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Concerns Over Sewer Levels
News 13 has obtained a letter revealing Oskar Blues new Brewery plant in Brevard owes $33,375 in unpaid fees for generating wastewater that could cause city pipes to fail. The fees are related to elevated water and sewage data figures from testing done over a six month period from January 2, 2013 to July 1, 2013.
"We summarized the findings of the six-month monitoring period and showed that pre-treatment is required in this case," said Jay Johnston, Utility and Wastewater plant director for the City of Brevard. "We issued a request for them to report back to us by September 30th."
The letter to Oskar Blues from the City of Brevard obtained by News 13 was mailed to Neal Price at Oskar Blues Brewery in Brevard over a month ago. The letter is dated August 2, 2013. A Brewery spokesperson told News 13, Price was on paternity leave but head brewer for the plant, Noah Tuttle, said he was not aware of any deadline to bring the plant into compliance for wastewater concerns.
"It's the first of hearing of any deadline," said Tuttle. Tuttle also disputed the wastewater tests done by city officials. "We have our own equipment that monitors what goes down the drain and our numbers did not match up," said Tuttle.
But Tuttle said he doesn't know of any official tests done by plant managers that have figures to challenge what city officials say is coming from wastewater released by the plant.
As part of the initial agreement for a zoning permit, the brewery was given a six-month grace period to get a feel for the kind of levels the plant's wastewater would release into city sewers. The current elevated levels for what's called "high strength waste" are typical of a beer plant, said Johnston. But if the plant were to have to pay for elevated levels for those six months Johnston said the plant's bill would have been over $60,000.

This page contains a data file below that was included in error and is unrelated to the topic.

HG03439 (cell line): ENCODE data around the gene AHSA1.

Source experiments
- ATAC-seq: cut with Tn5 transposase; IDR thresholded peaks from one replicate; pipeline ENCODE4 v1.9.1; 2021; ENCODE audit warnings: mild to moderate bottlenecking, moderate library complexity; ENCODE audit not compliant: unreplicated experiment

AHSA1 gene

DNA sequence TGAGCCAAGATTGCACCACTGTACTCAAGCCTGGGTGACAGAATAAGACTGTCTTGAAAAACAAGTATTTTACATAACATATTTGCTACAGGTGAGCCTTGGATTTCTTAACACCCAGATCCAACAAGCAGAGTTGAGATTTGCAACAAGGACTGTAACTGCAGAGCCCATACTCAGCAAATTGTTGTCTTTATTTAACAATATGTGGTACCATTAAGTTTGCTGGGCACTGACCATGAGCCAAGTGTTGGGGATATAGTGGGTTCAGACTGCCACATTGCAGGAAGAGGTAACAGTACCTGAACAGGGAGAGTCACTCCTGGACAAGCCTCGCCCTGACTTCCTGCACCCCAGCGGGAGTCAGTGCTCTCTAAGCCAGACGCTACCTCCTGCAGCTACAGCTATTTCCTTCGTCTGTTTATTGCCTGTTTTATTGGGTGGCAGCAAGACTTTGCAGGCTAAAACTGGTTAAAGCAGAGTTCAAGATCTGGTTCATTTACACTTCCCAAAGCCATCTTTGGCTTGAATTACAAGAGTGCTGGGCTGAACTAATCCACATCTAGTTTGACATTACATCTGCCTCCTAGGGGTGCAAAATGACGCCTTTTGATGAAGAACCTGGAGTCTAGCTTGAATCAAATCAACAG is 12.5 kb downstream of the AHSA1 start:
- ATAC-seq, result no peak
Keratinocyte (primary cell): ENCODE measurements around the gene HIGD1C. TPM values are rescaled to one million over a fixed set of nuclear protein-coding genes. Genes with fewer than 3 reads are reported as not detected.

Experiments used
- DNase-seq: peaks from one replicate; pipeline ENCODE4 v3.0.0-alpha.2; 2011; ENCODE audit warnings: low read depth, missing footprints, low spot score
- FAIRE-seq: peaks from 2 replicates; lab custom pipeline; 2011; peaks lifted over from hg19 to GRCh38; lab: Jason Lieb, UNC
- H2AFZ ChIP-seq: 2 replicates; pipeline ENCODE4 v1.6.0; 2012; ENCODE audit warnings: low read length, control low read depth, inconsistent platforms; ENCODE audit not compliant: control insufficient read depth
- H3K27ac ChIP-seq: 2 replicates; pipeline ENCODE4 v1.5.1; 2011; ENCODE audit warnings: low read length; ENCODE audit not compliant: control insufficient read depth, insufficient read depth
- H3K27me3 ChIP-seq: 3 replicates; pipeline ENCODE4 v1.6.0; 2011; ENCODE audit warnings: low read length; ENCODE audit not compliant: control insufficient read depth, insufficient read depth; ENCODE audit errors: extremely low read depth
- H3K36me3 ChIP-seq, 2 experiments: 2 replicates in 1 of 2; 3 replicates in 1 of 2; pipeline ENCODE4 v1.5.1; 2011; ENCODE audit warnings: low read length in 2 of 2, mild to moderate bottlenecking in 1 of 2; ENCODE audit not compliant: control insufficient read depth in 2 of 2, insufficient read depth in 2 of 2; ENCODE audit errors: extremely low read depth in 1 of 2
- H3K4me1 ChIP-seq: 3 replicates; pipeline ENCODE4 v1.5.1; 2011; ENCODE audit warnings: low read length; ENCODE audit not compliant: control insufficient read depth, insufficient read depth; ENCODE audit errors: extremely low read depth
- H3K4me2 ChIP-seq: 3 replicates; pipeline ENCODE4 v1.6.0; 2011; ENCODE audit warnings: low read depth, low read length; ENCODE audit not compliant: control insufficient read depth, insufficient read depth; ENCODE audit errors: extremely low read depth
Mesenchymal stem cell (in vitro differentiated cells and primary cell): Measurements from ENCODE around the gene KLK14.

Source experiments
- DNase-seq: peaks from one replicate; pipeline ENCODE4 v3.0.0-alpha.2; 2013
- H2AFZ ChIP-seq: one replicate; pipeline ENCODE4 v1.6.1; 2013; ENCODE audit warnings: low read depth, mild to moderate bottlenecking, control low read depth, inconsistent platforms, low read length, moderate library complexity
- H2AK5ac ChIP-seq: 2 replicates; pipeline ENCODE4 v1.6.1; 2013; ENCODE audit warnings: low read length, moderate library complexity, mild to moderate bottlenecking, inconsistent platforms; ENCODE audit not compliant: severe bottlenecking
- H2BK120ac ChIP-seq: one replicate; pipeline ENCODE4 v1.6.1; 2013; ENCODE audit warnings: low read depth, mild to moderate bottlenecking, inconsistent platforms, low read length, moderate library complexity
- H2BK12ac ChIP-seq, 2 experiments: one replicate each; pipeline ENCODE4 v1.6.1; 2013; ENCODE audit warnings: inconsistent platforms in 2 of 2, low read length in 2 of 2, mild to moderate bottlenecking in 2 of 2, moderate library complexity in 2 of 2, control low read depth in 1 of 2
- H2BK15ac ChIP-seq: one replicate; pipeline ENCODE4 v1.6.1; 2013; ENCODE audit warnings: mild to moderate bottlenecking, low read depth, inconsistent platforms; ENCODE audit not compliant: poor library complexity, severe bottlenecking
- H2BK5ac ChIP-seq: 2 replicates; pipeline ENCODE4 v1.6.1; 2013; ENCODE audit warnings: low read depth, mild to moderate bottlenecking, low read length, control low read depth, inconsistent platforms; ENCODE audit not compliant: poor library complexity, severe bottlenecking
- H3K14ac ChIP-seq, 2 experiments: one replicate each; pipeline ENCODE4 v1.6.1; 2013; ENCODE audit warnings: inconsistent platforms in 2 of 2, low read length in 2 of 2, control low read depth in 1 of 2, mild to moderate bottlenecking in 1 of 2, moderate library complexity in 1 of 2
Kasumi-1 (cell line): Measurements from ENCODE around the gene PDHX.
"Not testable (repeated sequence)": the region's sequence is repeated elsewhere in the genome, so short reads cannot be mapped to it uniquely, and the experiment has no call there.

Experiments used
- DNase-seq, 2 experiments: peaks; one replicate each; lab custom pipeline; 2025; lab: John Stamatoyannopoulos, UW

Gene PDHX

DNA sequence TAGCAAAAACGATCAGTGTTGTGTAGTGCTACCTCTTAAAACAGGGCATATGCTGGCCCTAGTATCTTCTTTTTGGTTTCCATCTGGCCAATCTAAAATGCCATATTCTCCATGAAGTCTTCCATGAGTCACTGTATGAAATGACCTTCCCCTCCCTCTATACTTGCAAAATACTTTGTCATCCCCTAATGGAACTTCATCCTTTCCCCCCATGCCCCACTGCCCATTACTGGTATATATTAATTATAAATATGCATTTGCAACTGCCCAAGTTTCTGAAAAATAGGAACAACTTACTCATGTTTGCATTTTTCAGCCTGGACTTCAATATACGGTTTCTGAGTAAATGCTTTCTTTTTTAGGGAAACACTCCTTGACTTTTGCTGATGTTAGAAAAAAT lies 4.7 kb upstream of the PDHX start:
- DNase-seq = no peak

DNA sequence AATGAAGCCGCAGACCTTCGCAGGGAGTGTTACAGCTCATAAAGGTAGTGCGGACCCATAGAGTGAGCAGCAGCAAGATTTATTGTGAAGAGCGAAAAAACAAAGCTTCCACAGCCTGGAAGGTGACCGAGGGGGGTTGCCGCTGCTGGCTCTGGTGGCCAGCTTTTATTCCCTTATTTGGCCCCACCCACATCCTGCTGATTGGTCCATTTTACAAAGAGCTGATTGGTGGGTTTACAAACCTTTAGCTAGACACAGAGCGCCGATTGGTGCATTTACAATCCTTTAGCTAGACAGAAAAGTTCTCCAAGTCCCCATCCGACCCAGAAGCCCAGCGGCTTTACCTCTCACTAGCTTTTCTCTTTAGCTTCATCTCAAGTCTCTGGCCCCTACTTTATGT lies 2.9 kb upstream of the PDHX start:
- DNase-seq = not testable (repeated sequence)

"When we receive higher strength wastewater we have to feed the treatment units with more oxygen," said Johnston. "So our blower runs more, we have a higher energy bill, and we produce more solid residuals that we have to treat in our belt press."
Johnston, would not say when the city might start assessing the plant associated wastewater fees but said plant operators must submit some type of remediation plan to the city by September 30th. He said plant managers are well aware of city concerns and met with Brevard officials August fifth, three days after the dated letter.
Johnston told News 13, Oskar Blues wasn't delinquent on the $33,375 owed impact fees but must begin making payments in October.
The letter also says the wastewater temperature from the Brevard brewery is consistently exceeding 104 degrees and, at times, up to 140 degrees fahrenheit, which could cause city pipe failure costing close to $20,000.
The brewery opened in Brevard in December. Oskar Blues headquarters are based in Colorado. A company spokesperson said the Brevard plant has distributed 1.2 million cans of beer to 15 states up and down the East Coast.
Johnston said Brevard's wastewater plant had received six permit violations in April, May and June but was back in compliance in July. Johnston also said he doesn't know if the Oskar Blues elevated sewage water numbers are connected to the Brevard wastewater plant's elevated numbers since there was another issue of plant maintenance over the summer. But Johnston said the brewery's numbers continued to be cause for concern as they remained consistent into July and August, and that it was possible wastewater coming from the plant was a factor in plant water violations over the summer. He said the Brevard plant hasn't had any kind of permit violations since 1997*.
*Jay Johnston corrected that information Wednesday to say that they have had other violations, mostly characterized as minor, including a BOD violation in 2006.
by Kimberly King
Follow Kim on Twitter @KimKing Reports
Click here to read the letter from the City of Brevard.